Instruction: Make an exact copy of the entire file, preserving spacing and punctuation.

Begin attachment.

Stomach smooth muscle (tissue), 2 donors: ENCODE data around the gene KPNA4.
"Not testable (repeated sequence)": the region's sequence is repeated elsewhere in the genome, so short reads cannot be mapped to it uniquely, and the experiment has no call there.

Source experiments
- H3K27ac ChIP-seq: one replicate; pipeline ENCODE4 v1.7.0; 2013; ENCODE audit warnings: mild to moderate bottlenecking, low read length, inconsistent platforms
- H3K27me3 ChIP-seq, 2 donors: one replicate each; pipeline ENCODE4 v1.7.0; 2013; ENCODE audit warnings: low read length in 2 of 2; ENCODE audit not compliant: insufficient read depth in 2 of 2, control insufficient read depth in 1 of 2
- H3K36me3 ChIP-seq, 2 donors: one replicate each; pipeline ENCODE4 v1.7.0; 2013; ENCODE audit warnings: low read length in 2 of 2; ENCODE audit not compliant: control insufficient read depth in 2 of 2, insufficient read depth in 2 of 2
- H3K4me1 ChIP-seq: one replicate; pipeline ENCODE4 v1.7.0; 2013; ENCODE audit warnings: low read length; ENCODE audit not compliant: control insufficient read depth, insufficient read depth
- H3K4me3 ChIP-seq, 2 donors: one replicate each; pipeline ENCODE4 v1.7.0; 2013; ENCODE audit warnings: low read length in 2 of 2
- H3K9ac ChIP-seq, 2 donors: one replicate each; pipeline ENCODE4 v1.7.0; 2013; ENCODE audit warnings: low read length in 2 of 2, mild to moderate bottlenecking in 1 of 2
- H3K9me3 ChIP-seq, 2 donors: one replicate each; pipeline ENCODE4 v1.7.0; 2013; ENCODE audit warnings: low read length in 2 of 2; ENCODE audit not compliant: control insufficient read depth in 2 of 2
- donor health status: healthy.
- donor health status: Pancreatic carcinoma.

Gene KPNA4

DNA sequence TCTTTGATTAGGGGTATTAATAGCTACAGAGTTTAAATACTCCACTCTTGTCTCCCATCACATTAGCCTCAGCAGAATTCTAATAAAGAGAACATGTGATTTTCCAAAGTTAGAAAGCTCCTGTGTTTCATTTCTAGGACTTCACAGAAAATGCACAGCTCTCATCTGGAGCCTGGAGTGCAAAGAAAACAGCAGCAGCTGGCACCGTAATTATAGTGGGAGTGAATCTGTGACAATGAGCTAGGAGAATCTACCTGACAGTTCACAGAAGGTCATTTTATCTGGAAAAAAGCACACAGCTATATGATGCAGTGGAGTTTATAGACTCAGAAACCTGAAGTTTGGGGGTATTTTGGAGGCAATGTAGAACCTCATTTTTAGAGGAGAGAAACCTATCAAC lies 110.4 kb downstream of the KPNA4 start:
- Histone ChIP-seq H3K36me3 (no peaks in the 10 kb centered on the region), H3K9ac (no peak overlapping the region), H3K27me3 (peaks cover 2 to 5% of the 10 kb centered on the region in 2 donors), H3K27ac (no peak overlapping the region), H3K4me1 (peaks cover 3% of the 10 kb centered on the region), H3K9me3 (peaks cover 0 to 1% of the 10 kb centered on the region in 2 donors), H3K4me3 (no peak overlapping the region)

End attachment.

Stomach smooth muscle (tissue), 2 donors: ENCODE data around the gene KPNA4.
"Not testable (repeated sequence)": the region's sequence is repeated elsewhere in the genome, so short reads cannot be mapped to it uniquely, and the experiment has no call there.

Source experiments
- H3K27ac ChIP-seq: one replicate; pipeline ENCODE4 v1.7.0; 2013; ENCODE audit warnings: mild to moderate bottlenecking, low read length, inconsistent platforms
- H3K27me3 ChIP-seq, 2 donors: one replicate each; pipeline ENCODE4 v1.7.0; 2013; ENCODE audit warnings: low read length in 2 of 2; ENCODE audit not compliant: insufficient read depth in 2 of 2, control insufficient read depth in 1 of 2
- H3K36me3 ChIP-seq, 2 donors: one replicate each; pipeline ENCODE4 v1.7.0; 2013; ENCODE audit warnings: low read length in 2 of 2; ENCODE audit not compliant: control insufficient read depth in 2 of 2, insufficient read depth in 2 of 2
- H3K4me1 ChIP-seq: one replicate; pipeline ENCODE4 v1.7.0; 2013; ENCODE audit warnings: low read length; ENCODE audit not compliant: control insufficient read depth, insufficient read depth
- H3K4me3 ChIP-seq, 2 donors: one replicate each; pipeline ENCODE4 v1.7.0; 2013; ENCODE audit warnings: low read length in 2 of 2
- H3K9ac ChIP-seq, 2 donors: one replicate each; pipeline ENCODE4 v1.7.0; 2013; ENCODE audit warnings: low read length in 2 of 2, mild to moderate bottlenecking in 1 of 2
- H3K9me3 ChIP-seq, 2 donors: one replicate each; pipeline ENCODE4 v1.7.0; 2013; ENCODE audit warnings: low read length in 2 of 2; ENCODE audit not compliant: control insufficient read depth in 2 of 2
- donor health status: healthy.
- donor health status: Pancreatic carcinoma.

Gene KPNA4

DNA sequence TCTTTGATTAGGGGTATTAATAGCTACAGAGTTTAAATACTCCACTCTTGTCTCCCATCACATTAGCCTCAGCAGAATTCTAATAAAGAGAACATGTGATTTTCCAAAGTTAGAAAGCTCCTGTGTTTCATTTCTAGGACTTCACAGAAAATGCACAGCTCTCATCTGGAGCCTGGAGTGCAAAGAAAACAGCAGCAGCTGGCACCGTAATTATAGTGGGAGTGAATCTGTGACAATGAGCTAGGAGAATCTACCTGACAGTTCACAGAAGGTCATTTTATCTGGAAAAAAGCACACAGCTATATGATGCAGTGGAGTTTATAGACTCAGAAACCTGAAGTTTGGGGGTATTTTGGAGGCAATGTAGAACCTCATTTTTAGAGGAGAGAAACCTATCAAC lies 110.4 kb downstream of the KPNA4 start:
- Histone ChIP-seq H3K36me3 (no peaks in the 10 kb centered on the region), H3K9ac (no peak overlapping the region), H3K27me3 (peaks cover 2 to 5% of the 10 kb centered on the region in 2 donors), H3K27ac (no peak overlapping the region), H3K4me1 (peaks cover 3% of the 10 kb centered on the region), H3K9me3 (peaks cover 0 to 1% of the 10 kb centered on the region in 2 donors), H3K4me3 (no peak overlapping the region)